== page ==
Tuesday, June 19, 2012

On Location at Camp Iroquois

For the last two summers I have been taking a group of adult and teen artists to YMCA Camp Iroquois to paint on location. We get there around 5:30 pm...after all the kids have gone home. We usually set up along the waterfront and try to capture the ever changing color of the lake and surrounding vegetation as the sun gets lower in the sky. A few people opt to paint one of the cabins or the trails leading into the woods. Our set-up is primitive, at least by studio standards. We get by with just the barest minimum of supplies, and as we load our palettes and gather our brushes, inevitably someone starts telling "best and worst camping trip" stories. Usually everyone has a story to share and the conversation is lively. After my demo, (short for demonstration, not demolition...although there was that one time...) each person wanders off to the area they have selected and begins to work. Conversation continues for a while, but as our artists get more involved with their subject matter, it grows quieter. I love to watch the complete absorption each artist has with their subject. Some find easy success, others will need to experiment with several color combinations and blending techniques before they are pleased with their efforts. By the end of the evening each artist has something to show; some are finished pieces, others are not. But there is always tomorrow night! This year I have made a change. Instead of working in acrylic paint, we will be using pastels. I love the vibrant, immediate color we achieve with pastels and the clean-up will be so much easier. No messy palettes to clean (OK exaggeration here... we always used paper palettes) but you get the idea. We are not just trying something new, we are streamlining our process. If you are interested, come and join us on July 24, 25 and 26 for 3 evenings of pastel painting on location from 5:30 pm - 7:30 pm. You need to register by July 15 at the East Area Family YMCA. $50 for YMCA members; $60 for Non-members. All art supplies are included. We will meet in the parking lot at Camp Iroquois, 4795 Sweet Road, Manlius. And yes, there is a shelter in case of inclement weather.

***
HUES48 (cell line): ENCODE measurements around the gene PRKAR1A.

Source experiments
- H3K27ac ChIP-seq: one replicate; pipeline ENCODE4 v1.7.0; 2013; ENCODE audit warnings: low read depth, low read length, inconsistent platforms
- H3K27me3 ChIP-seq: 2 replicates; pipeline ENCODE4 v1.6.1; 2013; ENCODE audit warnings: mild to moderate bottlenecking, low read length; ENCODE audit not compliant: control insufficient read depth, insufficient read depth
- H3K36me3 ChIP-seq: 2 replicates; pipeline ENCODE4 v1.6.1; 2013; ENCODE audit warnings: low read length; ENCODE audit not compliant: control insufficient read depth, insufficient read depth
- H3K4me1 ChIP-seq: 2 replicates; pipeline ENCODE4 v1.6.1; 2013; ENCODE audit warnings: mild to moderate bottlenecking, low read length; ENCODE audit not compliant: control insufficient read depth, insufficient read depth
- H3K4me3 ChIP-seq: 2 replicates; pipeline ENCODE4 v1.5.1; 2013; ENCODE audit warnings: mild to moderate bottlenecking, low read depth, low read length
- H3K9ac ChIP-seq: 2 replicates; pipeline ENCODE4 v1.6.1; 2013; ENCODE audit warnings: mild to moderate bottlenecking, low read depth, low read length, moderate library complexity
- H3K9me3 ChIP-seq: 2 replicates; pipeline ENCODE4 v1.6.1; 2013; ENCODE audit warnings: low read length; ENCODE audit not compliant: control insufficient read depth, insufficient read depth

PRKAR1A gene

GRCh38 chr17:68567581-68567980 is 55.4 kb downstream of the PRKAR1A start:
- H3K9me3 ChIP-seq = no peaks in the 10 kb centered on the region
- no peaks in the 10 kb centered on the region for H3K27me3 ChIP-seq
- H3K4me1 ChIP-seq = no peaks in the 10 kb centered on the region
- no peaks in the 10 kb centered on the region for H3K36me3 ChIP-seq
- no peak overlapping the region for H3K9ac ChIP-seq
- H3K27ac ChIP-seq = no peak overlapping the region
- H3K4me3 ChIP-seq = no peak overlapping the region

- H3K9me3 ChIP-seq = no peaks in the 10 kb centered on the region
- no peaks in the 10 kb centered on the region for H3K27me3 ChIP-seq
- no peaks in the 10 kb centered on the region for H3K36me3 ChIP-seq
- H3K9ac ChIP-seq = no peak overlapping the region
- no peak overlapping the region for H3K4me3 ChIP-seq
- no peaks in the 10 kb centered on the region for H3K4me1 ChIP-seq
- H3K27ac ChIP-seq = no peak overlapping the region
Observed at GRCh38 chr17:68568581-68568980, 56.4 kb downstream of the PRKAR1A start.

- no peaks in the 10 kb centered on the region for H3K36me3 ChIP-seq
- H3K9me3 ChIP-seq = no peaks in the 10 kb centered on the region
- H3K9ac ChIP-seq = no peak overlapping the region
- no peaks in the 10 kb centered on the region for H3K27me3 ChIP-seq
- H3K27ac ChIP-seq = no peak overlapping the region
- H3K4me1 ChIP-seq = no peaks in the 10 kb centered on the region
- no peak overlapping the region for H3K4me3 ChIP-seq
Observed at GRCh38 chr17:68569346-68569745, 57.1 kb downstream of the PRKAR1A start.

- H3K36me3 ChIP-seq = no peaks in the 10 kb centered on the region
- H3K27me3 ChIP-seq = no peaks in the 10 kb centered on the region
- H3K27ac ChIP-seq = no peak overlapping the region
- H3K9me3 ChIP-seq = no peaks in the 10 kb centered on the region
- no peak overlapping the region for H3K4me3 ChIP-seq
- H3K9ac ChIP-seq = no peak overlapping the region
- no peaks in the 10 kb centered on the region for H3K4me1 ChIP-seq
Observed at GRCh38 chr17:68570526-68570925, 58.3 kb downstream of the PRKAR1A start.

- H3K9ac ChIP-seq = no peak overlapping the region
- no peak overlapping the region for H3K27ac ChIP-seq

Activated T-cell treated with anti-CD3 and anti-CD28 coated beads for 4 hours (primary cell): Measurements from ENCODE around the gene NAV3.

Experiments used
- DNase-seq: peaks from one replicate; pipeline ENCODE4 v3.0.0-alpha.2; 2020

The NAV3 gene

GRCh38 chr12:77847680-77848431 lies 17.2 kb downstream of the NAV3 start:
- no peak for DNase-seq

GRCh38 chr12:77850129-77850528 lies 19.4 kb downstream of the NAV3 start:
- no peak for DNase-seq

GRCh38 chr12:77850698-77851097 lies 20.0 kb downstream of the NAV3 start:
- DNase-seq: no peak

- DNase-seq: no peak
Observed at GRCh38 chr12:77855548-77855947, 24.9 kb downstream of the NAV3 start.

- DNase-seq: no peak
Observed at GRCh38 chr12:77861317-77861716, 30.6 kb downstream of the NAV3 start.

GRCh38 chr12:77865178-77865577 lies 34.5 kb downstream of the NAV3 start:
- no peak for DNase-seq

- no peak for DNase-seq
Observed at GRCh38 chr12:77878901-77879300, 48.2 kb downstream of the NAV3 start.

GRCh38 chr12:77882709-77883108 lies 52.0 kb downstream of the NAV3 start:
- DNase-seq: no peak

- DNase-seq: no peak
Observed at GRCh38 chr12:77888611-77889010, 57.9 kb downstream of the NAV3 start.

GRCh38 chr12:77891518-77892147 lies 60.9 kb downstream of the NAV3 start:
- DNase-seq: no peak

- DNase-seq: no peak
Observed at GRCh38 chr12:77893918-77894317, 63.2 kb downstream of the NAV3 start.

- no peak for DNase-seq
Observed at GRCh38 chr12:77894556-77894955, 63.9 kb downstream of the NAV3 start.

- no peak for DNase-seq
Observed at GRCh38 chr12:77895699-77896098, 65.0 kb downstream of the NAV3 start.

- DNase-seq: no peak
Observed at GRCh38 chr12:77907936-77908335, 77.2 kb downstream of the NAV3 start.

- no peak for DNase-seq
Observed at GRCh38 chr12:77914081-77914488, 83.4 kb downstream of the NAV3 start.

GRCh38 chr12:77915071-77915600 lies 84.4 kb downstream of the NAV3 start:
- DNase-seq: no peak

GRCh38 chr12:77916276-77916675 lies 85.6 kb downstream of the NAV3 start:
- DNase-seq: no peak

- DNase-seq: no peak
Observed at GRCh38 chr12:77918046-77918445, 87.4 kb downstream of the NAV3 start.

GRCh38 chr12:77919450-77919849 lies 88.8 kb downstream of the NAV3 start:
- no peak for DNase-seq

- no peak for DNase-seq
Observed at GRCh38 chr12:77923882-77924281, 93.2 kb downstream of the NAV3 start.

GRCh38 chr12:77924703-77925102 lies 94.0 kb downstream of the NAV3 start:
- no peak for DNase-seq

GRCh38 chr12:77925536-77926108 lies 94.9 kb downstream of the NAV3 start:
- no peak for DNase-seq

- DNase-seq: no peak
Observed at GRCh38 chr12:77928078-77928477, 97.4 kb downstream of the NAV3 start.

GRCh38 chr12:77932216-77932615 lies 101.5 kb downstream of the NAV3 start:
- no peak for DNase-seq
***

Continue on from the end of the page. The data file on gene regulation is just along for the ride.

Wednesday, June 6, 2012

Pansies and the Wolf Spider

Well it has been over a month since I last blogged. I would like to say that it was because I was re-charging my creative self, but it was just plain busyness that kept me away from writing anything more than a quick post on Facebook.

I painted Pansies! because I was looking for a composition that had contrast, specifically areas of darkness contrasting with bright color. I was teaching a watercolor class where the students already had experience with the medium, but many were unsure of how to portray dark areas without resorting to black.

I also wanted to use the random quality of watercolor bloom, to help define the leaves. After lightly sketching the flowers and a few leaves, I wet just the areas where I wanted color to flow. All of the leaves and dark areas were washed with various shades of greens and blues. When the paper had dried slightly, but the paint was still wet, I dropped bits of clean water on random areas to let the watercolor bloom create the effects of dappled light on the leaves. After the leaves had dried somewhat, I added a bit of Payne's Gray to the darker, cooler, green/blue colors that I had mixed before. I used that color to add the shadowed areas around the leaves and punch up the contrast.

The pansies were painted with combinations of cadmium yellow and lemon yellow. I used a dark purple for the markings in the center of the pansies and used a very very dilute (mostly water, very little paint) to add shadows and depth to the flowers.

So are you wondering why I titled this blog Pansies and the Wolf Spider? Don't bother looking for the spider in the painting...this isn't a hidden pictures game.

Here's the story: I bought the flowers which were in one of the "hang it on your house kind of bags" on Mother's Day weekend and hung them on the tree which overhangs our deck at camp. When I returned to camp two weeks later, I discovered a bunch of shriveled.....but not dead pansies. I gave them some water and promised to bring them home where I could give them more TLC.

So when it was time to back up the car to go home I put the plant in a box along with some other items which needed to go back to civilization. I loaded my car, being careful to leave a space for the box full of ailing pansies (which would of course receive the best of care at home). As I was placing the box in my car I saw a huge wolf spider, big as my fist sitting in the box looking at me. Now, put yourself in my place...small car, one and a half hour ride home. I did the only thing I could possibly do....and I'm sure the pansies are just fine, sitting in the box, in the yard up at camp.